by Yang Liu
The Value of Ignorance and Objective Probabilities
Haim Gaifman (Columbia)
2:00-3:00 PM, October 18th, 2013
Rm. 4419, CUNY GC
Abstract. There are many cases in which knowledge has negative value and a rational agent may be willing to pay for not being informed. Such cases can be classified into those which are essentially of the single-agent kind and those where the negative value of information derives from social interactions, the existence of certain institution, as well as from legal considerations. In the single-agent case the standard examples involve situations in which knowing has in itself a value, besides its instrumental cognitive value for achieving goals. But in certain puzzling examples knowing is still a cognitive instrument and yet it seems to be an obstacle. Some of these cases touch on foundational issues concerning the meaning of objective probabilities. Ellsberg’s paradox involves an example of this kind. I shall focus on some of these problems in the later part of the talk.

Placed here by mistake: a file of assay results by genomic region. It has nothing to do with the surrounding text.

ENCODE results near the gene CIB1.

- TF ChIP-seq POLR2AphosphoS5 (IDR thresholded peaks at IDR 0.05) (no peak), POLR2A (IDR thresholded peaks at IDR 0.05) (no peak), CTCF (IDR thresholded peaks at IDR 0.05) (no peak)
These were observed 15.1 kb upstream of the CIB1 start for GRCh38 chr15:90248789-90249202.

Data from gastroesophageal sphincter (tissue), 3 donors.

Knowledge is Power, and so is Communication
Rohit Parikh (CUNY)
3:00-4:00 PM, October 18th, 2013
Rm. 4419, CUNY GC
Abstract. The BDI theory says that people’s actions are influenced by two factors, what they believe and what they want. Thus we can influence people’s actions by what we choose to tell them or by the knowledge that we withhold. Shakespeare’s Beatrice-Benedick case in Much Ado about Nothing is an old example. Currently we often use Kripke structures to represent knowledge (and belief). So we will address the following issues: a) How can we bring about a state of knowledge, represented by a Kripke structure, not only about facts, but also about the knowledge of others, among a group of agents? b) What kind of a theory of action under uncertainty can we use to predict how people will act under various states of knowledge? c) How can A say something credible to B when their interests (their payoff matrices) are in partial conflict? When can B trust A not to lie about this matter?